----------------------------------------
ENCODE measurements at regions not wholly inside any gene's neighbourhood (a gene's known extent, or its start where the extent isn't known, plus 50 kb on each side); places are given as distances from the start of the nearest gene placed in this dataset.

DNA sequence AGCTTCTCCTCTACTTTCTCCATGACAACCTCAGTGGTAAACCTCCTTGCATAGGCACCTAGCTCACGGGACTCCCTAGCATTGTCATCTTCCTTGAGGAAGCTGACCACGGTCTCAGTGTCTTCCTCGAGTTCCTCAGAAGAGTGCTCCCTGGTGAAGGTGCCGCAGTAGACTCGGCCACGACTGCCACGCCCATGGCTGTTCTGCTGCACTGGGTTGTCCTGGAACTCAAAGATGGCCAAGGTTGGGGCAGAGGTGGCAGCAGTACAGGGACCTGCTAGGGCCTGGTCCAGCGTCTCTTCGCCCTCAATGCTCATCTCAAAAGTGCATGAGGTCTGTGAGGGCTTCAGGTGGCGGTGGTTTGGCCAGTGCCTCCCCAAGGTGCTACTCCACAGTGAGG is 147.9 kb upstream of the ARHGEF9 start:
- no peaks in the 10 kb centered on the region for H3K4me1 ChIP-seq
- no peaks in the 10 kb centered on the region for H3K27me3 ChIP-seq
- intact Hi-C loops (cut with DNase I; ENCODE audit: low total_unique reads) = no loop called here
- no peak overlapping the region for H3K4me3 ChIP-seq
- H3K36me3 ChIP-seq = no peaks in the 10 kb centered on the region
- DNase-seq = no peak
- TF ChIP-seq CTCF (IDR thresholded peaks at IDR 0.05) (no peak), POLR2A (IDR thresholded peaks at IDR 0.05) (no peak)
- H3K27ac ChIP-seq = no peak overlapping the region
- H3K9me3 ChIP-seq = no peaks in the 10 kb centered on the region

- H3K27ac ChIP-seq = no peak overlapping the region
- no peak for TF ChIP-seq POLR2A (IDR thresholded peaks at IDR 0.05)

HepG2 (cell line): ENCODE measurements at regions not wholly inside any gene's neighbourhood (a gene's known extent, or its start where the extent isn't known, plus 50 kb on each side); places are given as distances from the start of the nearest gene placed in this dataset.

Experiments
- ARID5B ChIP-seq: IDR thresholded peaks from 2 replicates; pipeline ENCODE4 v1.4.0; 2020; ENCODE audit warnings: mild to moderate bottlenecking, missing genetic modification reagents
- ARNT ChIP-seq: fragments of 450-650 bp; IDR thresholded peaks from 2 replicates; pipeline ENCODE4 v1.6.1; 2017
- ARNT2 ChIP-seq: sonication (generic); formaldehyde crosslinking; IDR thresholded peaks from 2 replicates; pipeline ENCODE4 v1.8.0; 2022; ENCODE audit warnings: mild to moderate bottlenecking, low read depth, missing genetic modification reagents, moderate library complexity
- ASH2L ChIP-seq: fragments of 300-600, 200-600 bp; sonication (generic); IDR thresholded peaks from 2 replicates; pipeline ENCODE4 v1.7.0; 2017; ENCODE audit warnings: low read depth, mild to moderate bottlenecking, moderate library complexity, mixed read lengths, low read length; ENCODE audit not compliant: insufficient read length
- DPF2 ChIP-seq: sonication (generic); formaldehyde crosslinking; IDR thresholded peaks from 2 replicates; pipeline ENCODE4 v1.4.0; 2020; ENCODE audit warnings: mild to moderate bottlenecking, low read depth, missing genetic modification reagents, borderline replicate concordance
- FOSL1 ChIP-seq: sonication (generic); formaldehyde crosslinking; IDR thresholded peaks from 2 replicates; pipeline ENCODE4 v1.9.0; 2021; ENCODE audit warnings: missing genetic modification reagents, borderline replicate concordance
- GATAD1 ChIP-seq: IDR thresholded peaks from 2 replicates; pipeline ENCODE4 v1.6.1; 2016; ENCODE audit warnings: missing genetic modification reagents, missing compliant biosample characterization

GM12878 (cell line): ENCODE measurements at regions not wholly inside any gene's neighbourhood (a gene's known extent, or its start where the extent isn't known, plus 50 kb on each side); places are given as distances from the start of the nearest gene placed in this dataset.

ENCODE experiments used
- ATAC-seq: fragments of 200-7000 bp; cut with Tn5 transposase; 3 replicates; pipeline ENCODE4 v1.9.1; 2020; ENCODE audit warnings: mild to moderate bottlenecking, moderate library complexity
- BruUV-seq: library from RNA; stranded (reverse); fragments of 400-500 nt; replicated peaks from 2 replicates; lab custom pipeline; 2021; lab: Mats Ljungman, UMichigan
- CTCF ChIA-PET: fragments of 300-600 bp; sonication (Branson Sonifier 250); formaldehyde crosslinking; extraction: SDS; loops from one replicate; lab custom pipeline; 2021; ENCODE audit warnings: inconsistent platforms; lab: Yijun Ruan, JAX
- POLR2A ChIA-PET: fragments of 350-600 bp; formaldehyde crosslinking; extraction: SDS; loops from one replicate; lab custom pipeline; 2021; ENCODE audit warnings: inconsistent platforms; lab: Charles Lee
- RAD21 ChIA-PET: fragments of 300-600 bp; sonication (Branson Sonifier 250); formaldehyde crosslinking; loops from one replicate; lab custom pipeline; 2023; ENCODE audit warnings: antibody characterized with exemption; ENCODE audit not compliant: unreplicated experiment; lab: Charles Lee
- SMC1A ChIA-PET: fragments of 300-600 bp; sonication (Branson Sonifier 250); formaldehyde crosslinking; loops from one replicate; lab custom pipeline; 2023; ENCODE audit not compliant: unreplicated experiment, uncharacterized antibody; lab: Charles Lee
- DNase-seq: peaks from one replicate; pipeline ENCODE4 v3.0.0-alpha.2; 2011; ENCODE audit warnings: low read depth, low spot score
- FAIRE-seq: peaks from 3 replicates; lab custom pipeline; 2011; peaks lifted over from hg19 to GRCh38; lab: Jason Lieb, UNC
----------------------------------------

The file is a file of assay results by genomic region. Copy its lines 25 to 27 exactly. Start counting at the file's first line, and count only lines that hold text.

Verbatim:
- ATAC-seq: fragments of 200-7000 bp; cut with Tn5 transposase; 3 replicates; pipeline ENCODE4 v1.9.1; 2020; ENCODE audit warnings: mild to moderate bottlenecking, moderate library complexity
- BruUV-seq: library from RNA; stranded (reverse); fragments of 400-500 nt; replicated peaks from 2 replicates; lab custom pipeline; 2021; lab: Mats Ljungman, UMichigan
- CTCF ChIA-PET: fragments of 300-600 bp; sonication (Branson Sonifier 250); formaldehyde crosslinking; extraction: SDS; loops from one replicate; lab custom pipeline; 2021; ENCODE audit warnings: inconsistent platforms; lab: Yijun Ruan, JAX